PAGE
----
A new, unauthorized version of Windows 10 has leaked, but it's hard to tell whether Microsoft allowed the leak or not. In any case, build 9888, with a file name of JM1_CCSA_X64FRE_EN-US_DV5.iso or some variation, holds only minor changes.
The internal build number is 9888.0.amd64fre.fbl_release.141113-2137, which indicates that a partner -- likely a hardware manufacturer -- is responsible for leaking a build created on Nov. 13. You can bet the leaked bits are watermarked, and somebody at a partner site is currently drowning in deep duck dung.
If you go searching for the bits, verify them against these hashes:
Again: This is not an official Windows 10 Technical Preview build. It's a leaked, pirate version. There won't be a Windows blog explaining the high points. Gabe Aul won't tweet about it. If you install it, don't expect to be able to upgrade it in the future, and don't bother sending Windows Feedback.
Here's a brief overview of the changes from build 9879, which was the last official release.
There's a bit of new eye candy, with gliding animations for maximizing and restoring windows. Be still my beating heart.
Also, the Ver command and Help/About for certain apps reveals that Windows 10's reported version number is now 10. Peter Bright at Ars Technica has an excellent overview of how the historic discrepancy between the branded number and the version number stamped into the kernel works. Windows 10 previously reported that its version number was 6 or 6.4 to avoid breaking poorly written apps, unless the app specifically told Windows it understands how to handle newer versions.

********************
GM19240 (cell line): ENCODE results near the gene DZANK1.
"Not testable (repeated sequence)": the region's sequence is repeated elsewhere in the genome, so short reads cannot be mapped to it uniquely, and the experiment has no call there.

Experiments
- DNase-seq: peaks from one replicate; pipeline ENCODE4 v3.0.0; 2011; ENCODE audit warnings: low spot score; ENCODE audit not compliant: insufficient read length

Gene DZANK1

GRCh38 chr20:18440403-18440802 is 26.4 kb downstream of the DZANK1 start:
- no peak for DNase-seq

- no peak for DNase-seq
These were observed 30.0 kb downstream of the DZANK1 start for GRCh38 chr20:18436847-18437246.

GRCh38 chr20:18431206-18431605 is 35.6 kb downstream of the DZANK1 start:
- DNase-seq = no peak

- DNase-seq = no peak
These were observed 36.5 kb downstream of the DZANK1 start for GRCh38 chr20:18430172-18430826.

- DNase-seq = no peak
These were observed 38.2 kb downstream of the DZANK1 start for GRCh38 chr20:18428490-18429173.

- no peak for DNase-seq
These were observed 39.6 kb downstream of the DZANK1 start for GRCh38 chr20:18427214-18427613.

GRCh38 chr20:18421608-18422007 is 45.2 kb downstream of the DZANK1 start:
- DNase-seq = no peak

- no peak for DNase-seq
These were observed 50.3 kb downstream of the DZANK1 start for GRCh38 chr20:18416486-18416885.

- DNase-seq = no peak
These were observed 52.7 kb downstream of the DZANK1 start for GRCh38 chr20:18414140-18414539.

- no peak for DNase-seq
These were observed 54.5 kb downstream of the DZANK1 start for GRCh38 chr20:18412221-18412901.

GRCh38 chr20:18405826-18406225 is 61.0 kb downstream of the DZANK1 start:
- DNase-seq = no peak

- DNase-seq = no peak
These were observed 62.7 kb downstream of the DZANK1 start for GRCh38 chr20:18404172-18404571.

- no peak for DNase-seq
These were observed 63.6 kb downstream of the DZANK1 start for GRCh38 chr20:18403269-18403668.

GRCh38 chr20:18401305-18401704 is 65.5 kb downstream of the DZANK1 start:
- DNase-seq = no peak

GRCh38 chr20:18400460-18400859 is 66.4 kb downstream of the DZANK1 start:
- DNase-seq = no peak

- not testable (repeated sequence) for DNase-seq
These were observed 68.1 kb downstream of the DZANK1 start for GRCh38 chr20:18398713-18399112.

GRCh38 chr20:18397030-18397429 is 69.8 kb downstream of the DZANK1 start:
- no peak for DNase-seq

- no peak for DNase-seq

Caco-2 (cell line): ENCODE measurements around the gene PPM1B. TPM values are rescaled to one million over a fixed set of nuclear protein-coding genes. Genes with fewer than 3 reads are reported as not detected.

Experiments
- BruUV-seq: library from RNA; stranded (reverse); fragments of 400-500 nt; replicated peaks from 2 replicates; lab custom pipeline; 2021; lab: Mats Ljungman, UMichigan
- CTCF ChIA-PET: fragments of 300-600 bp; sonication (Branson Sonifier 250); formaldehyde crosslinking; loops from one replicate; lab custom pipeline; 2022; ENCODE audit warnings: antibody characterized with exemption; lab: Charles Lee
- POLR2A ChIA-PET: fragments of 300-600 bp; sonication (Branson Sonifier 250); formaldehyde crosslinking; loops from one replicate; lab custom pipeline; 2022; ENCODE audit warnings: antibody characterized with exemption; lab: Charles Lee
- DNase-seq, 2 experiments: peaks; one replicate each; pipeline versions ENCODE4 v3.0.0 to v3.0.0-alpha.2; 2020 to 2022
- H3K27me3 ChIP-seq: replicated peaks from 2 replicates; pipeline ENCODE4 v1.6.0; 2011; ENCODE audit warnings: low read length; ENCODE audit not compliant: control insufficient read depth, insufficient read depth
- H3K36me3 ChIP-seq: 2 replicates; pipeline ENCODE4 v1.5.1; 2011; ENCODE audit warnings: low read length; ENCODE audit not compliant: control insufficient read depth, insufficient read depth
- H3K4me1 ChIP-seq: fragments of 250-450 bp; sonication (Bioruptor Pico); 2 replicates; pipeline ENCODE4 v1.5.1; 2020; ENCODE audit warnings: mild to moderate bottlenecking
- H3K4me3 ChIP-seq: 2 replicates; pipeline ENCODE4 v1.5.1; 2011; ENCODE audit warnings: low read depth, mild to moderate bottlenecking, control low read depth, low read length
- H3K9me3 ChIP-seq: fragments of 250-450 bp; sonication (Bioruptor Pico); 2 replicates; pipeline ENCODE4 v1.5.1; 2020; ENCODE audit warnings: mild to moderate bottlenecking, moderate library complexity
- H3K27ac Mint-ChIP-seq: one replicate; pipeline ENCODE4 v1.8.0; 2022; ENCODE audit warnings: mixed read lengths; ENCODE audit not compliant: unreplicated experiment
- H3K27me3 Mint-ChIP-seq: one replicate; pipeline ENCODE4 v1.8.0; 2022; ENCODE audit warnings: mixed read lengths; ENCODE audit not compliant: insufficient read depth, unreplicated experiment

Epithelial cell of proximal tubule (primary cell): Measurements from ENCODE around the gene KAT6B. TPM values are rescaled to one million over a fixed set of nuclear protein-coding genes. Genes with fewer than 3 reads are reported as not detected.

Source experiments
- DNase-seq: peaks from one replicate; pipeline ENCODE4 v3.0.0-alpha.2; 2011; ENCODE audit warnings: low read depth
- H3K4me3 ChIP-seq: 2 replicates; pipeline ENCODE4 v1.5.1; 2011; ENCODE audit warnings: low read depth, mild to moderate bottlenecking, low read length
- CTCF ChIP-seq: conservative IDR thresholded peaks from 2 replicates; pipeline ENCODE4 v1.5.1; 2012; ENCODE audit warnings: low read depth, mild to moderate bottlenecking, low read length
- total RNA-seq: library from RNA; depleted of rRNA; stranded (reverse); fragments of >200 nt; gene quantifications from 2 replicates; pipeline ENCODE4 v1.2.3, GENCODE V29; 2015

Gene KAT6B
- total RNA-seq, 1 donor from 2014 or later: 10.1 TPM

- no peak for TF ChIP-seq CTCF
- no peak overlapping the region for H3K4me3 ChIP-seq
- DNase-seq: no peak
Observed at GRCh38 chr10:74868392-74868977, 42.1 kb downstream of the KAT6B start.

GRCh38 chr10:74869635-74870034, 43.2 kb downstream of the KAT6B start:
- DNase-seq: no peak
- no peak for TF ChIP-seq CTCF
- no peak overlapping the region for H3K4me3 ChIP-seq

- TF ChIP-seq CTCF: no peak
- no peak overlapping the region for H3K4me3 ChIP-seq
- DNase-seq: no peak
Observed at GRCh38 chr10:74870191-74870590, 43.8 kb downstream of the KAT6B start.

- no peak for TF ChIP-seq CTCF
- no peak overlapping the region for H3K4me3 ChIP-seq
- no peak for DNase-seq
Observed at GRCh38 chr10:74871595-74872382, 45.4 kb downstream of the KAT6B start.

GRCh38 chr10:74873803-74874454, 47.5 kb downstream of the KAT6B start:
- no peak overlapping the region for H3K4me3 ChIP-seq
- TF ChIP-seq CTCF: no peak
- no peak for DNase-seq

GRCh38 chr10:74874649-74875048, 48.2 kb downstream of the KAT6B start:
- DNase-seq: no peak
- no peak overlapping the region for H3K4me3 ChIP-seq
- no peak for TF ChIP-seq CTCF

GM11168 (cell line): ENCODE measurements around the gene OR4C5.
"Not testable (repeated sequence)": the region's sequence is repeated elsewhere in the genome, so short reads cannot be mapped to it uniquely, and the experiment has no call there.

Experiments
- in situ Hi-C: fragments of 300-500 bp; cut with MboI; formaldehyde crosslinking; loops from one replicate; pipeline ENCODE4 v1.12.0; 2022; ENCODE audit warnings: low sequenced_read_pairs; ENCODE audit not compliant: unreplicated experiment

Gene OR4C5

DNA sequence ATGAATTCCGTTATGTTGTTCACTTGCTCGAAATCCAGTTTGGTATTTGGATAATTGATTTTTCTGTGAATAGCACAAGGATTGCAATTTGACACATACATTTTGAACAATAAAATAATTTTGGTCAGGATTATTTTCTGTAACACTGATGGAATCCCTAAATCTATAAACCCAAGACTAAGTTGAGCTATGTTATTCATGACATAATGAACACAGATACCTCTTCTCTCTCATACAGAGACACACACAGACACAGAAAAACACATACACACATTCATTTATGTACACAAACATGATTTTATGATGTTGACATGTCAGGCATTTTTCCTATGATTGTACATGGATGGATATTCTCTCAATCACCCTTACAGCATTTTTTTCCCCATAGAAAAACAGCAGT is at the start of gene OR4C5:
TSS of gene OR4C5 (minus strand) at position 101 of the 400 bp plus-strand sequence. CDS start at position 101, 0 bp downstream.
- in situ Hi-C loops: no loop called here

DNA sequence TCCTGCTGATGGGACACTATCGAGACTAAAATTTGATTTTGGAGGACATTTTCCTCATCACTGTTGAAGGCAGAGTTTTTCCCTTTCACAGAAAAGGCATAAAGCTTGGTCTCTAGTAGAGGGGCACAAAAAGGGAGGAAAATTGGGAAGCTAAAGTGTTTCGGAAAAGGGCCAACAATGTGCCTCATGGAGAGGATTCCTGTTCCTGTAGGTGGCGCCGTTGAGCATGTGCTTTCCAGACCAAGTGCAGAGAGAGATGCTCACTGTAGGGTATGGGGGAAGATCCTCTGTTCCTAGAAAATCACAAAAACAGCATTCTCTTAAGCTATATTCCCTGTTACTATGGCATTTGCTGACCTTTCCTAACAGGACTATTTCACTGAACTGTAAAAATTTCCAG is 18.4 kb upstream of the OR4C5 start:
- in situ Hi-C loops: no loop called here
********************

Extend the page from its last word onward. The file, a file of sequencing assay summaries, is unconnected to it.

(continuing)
There's nothing particularly earth-shattering about the change in version number.
The build 9879 zPC Settings Metro app -- which, in build 9879, appeared on the All Apps list -- has been absorbed into the main PC Settings Metro app, with the build 9888 version of the Metro app called simply Settings. The layout of the new Settings app is similar to the old zPC Settings, although there are significant differences in content -- the new Settings now has an Activate Windows pane, for example. Data Sense is gone in the 9888 version, as is Storage Sense. There are many more small changes.
Even in its new form, the Metro Settings app covers only a small percentage of all the tweaks available in the Control Panel. It's very much a work in progress.
The DockingController app, which was on the All Apps list in build 9879, doesn't appear in build 9888. That won't raise many eyebrows because it didn't work in build 9879.
Media Player doesn't appear in the All Apps list for build 9888. Windows still doesn't have double-click playing support for FLAC or MKV files, although they're both expected in the final version.
The build still identifies itself as a Windows Technical Preview, with no additional guiding light.
Running in build 9888, Windows Store reports that it has updates for 11 built-in apps, including Skype, OneNote, Music, and Mail, Calendar, and People. Running to the Windows Store in build 9879 doesn't reveal any such updates.
Anecdotally, it looks like 9888 is more stable than 9879. However, your mileage may vary wildly.
If you find anything else new, please drop a line in the comments.
Microsoft hasn't said anything to change our earlier understanding that there will be no more updates this year, but lots of goodies coming early next year.